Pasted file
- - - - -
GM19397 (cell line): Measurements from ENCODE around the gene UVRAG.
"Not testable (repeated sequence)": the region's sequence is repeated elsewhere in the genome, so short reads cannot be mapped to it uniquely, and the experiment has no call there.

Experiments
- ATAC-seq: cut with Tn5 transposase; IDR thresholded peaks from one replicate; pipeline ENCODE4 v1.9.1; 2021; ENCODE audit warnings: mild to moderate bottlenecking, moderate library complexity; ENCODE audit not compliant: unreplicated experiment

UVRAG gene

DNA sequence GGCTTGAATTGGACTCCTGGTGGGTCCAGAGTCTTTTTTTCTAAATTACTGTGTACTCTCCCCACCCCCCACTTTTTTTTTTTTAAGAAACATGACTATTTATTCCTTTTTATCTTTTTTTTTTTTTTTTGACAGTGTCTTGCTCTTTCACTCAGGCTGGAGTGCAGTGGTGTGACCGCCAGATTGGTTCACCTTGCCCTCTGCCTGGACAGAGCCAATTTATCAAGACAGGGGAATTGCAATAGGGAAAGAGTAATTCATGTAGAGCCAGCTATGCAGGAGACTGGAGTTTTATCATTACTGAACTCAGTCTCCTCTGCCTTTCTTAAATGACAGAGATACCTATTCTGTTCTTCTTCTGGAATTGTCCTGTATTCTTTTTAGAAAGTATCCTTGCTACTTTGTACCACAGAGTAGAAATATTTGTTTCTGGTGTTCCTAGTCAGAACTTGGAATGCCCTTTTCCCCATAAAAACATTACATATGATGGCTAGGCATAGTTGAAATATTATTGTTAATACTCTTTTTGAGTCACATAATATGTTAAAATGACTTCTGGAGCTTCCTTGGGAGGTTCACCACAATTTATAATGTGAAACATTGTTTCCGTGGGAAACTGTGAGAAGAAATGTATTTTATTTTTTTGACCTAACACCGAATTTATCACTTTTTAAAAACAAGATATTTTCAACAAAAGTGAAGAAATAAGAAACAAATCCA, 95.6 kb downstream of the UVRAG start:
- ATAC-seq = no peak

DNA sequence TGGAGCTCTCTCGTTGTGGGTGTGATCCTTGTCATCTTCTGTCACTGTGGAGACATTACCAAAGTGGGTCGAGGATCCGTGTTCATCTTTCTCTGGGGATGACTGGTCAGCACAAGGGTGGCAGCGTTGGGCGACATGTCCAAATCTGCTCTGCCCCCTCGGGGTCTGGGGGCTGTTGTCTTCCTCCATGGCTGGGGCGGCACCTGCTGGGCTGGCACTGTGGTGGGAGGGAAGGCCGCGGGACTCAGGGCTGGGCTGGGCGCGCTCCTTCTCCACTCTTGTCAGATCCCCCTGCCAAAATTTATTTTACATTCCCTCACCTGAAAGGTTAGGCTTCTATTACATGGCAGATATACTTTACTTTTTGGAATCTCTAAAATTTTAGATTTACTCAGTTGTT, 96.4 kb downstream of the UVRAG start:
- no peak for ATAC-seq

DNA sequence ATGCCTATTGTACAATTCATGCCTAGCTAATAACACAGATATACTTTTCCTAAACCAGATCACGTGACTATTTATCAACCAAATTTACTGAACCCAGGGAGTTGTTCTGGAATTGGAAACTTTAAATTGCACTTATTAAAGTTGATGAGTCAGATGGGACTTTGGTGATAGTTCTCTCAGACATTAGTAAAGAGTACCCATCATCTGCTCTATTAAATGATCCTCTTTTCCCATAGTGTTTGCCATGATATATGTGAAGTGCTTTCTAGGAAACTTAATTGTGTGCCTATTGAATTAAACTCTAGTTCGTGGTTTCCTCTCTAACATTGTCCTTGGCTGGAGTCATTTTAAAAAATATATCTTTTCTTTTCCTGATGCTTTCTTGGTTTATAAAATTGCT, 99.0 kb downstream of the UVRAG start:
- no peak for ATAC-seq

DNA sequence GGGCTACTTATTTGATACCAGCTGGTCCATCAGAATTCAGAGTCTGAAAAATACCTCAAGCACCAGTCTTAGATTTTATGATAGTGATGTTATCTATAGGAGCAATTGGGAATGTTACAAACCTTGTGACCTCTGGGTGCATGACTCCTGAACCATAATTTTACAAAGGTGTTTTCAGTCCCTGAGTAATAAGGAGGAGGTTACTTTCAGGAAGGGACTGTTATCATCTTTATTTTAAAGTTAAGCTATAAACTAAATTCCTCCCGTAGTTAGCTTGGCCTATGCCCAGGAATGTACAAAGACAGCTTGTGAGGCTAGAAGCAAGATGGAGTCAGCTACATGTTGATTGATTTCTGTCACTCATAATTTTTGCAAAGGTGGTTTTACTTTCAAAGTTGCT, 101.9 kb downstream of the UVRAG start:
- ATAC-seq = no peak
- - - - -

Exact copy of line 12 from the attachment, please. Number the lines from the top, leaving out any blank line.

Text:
DNA sequence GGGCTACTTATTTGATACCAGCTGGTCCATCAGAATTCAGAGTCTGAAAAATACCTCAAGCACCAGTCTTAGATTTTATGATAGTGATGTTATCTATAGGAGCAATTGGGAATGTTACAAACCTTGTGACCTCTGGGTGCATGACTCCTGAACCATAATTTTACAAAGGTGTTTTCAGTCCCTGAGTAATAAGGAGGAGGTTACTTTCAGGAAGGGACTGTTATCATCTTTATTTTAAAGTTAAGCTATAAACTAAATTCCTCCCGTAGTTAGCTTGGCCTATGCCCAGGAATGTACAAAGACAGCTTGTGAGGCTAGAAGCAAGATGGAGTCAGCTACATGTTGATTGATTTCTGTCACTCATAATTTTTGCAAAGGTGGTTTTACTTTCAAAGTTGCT, 101.9 kb downstream of the UVRAG start: